A. Victims of Crime, Trafficking, and Domestic Violence

U visa

A foreign national who has been a victim of a violent crime in the United States may be eligible for U nonimmigrant status, otherwise known as the U visa. A U visa applicant must meet all of the following requirements:

  • You, or in some cases a family member, have been the victim of a crime that qualifies under the U visa category, such as domestic violence, sexual abuse, or felonious assault
  • You possess information about the crime
  • You have been helpful to a law enforcement agency in investigating or prosecuting the crime
  • You have suffered substantial physical or mental abuse as a result of the crime

Every U visa application must include a certification by an authorized official in a law enforcement agency confirming that the foreign national was a victim of a qualifying crime, possessed information about the crime, and was helpful in the investigation.

A foreign national who has been in U nonimmigrant status for four years may apply for a Green Card.

There are 10,000 U visas available per year.


T visa

This visa is available to foreign nationals who are in the United States as a result of being a victim of human trafficking, have agreed to help in the investigation or prosecution of the trafficking (or are under 18), and would suffer “extreme hardship involving unusual and severe harm” if they were removed from the US.


VAWA

A foreign national who was the victim of domestic violence at the hands of a US citizen or permanent resident family member may be eligible to file a self-petition under the Violence Against Women Act. The requirements are below:

  • You were abused by your US citizen or permanent resident spouse or parent or US citizen child
  • You resided with the abuser
  • You are a person of good moral character
  • If the abuser was your spouse, you are either still married or were divorced less than two years before filing the petition

A successful VAWA self-petitioner may then be able to apply for a Green Card.


B. Fleeing from harm

Refugees and asylees

Both refugees and asylees are individuals who are unable or unwilling to return to their home country because of a well-founded fear of persecution on the basis of their race, religion, nationality, political opinion, or membership in a particular social group. The difference between the two is that refugees are granted protection before entering the United States, while asylees receive protection once already inside the United States.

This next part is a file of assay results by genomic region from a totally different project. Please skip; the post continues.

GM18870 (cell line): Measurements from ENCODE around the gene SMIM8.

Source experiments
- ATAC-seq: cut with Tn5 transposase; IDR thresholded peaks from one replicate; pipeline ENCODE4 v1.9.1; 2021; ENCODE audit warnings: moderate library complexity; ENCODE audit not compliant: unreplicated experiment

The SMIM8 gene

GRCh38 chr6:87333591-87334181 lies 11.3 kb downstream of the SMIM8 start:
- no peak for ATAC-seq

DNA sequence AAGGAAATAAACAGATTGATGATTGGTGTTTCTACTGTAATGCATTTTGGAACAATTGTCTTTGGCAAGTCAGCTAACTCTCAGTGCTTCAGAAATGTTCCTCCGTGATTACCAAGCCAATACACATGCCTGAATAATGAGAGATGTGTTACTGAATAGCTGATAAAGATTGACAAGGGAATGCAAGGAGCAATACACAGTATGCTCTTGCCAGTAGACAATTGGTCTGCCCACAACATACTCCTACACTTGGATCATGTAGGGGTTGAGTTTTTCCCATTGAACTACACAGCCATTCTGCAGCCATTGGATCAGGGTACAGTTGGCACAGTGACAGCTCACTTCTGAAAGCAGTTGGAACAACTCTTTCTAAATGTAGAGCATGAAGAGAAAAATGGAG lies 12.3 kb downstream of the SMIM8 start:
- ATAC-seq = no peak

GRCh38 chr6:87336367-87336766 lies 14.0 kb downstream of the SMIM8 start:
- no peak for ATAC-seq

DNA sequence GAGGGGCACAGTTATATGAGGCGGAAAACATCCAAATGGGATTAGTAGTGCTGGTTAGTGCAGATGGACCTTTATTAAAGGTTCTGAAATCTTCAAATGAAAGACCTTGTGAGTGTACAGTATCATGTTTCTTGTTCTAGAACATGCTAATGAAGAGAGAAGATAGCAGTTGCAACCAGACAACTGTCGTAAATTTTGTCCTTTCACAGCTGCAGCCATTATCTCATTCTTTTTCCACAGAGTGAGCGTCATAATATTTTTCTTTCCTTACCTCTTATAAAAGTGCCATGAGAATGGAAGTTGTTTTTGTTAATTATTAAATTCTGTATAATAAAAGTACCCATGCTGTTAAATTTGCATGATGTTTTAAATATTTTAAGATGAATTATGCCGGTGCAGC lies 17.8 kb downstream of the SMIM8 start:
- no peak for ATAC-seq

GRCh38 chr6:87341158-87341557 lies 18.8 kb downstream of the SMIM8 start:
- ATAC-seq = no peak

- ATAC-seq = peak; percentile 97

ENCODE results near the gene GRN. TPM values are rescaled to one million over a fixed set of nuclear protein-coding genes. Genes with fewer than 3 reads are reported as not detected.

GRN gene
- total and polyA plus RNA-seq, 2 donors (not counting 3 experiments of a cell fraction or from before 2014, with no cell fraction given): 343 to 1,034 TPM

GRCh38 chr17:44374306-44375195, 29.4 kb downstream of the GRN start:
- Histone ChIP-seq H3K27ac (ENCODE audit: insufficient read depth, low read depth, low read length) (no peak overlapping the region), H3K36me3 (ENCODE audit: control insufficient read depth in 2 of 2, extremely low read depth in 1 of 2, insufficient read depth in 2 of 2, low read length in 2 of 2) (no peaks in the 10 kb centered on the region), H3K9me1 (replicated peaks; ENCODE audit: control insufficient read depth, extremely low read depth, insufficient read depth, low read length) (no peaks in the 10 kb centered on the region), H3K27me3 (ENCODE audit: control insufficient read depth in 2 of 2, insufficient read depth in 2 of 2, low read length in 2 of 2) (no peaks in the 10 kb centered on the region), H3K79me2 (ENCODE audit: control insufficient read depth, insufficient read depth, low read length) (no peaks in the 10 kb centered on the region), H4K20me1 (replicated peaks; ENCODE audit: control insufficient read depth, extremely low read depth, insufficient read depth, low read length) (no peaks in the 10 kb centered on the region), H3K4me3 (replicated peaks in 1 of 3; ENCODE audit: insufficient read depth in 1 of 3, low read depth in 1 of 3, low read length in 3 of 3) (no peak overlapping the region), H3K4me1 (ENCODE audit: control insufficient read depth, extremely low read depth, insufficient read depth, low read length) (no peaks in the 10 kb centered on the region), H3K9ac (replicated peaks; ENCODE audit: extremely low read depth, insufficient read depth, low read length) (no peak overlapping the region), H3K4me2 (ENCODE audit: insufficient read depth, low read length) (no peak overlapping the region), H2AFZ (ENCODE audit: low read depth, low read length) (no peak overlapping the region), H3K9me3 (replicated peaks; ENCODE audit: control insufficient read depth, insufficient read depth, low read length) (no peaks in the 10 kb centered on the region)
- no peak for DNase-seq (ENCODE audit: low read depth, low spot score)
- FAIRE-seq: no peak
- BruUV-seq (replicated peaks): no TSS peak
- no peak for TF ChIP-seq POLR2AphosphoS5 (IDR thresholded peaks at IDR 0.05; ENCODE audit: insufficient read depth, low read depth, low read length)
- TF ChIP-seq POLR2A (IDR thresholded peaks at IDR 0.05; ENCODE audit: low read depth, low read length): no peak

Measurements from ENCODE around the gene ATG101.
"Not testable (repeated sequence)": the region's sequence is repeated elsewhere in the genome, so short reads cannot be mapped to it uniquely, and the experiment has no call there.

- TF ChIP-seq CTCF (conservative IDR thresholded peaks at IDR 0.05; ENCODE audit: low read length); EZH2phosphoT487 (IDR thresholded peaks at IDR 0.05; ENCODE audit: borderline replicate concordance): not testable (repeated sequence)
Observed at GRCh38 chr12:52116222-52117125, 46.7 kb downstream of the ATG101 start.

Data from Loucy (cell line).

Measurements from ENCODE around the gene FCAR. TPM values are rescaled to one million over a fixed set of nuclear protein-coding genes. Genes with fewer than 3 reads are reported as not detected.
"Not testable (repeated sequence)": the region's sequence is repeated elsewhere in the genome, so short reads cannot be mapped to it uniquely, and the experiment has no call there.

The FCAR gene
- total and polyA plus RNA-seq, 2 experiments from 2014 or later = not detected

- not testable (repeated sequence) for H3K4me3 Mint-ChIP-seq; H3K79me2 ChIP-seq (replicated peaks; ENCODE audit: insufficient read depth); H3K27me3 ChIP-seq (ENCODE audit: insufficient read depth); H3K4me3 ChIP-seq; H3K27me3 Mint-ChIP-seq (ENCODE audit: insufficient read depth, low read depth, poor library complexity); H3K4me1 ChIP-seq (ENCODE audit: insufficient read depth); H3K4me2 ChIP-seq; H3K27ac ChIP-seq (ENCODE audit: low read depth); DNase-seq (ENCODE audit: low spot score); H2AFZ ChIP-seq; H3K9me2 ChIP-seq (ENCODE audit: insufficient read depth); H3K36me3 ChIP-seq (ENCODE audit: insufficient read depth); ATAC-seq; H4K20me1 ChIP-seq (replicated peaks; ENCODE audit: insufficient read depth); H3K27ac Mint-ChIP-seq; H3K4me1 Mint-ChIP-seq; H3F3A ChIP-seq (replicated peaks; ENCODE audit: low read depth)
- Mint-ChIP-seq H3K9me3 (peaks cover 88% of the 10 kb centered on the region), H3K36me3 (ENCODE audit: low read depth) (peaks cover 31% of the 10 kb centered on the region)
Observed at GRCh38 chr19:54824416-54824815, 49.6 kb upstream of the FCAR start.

In order to come to the United States as a refugee, a person must file an application to the US government from outside the country, undergo extensive screening procedures, and secure the sponsorship of an individual or agency that will assure him or her employment and housing once he or she enters the US. The president designates a specific number of refugees to be admitted to the United States each year.

There are two different types of asylum applications: affirmative and defensive. An asylum-seeker who does not have an immigration court case against him may file an “affirmative” application, which will be reviewed at an asylum office. If the asylum-seeker is in immigration court, however, then he or she must file a “defensive” application as part of the immigration court proceedings. Generally, asylum applications must be filed within one year after the applicant has entered the United States.


Withholding of Removal and Convention Against Torture

An unsuccessful asylum-seeker may be able to qualify for one of two other forms of protection. Withholding of removal requires an applicant to show a “clear probability” that his life or freedom would be threatened because of his race, religion, nationality, political opinion, or membership in a particular social group if he were returned to his or her home country. Convention Against Torture (CAT) protection requires an applicant to show it is more likely than not that he will be tortured in his home country. Although the evidentiary bar is higher for both of these forms of protection than for asylum, they also do not have certain limitations (such as the requirement to file within one year of entry) that could cause some asylum-seekers to be unsuccessful. At the same time, a person granted withholding of removal or CAT protection receives fewer benefits than an asylee.


Temporary Protected Status (TPS)

The US government may grant temporary protection in the United States to citizens of a particular country facing severe conditions resulting from war, natural disaster, or other extraordinary circumstances. This protection is offered only to individuals who are already in the United States at the time their home country is designated for TPS, among other requirements. Those who receive Temporary Protected Status may not be deported and are eligible to apply for work and travel authorization. The Department of Homeland Security initially designates a given country for TPS for 6 to 18 months. The designation may be extended.


"Hannah is a true gift."

“She helped my husband and I through the entire immigration process before our wedding. Hannah is extremely professional but equally personable, qualities that were so valued during this stressful time.”

— J.T.

"She was very thorough."

“My employer sent me to the USA to gain experience in the US market. Hannah did a great job setting up all the documents that were necessary for the authorities to grant me a visa. I can recommend her without reservation.”

— S.K.

"I wouldn't do it without her."

“Hannah is a very professional and experienced immigration lawyer. Her passion for helping people reflects in every case she handles. She pays close attention to details, which was important in my application. I was very fortunate to have found her.”

— M.W.


Contact us for more information.

Vigoda Law Firm, 1110 Wake Forest Road, Raleigh, NC 27604    Tel: 919.307.7817    Email: hannah@vigodalaw.com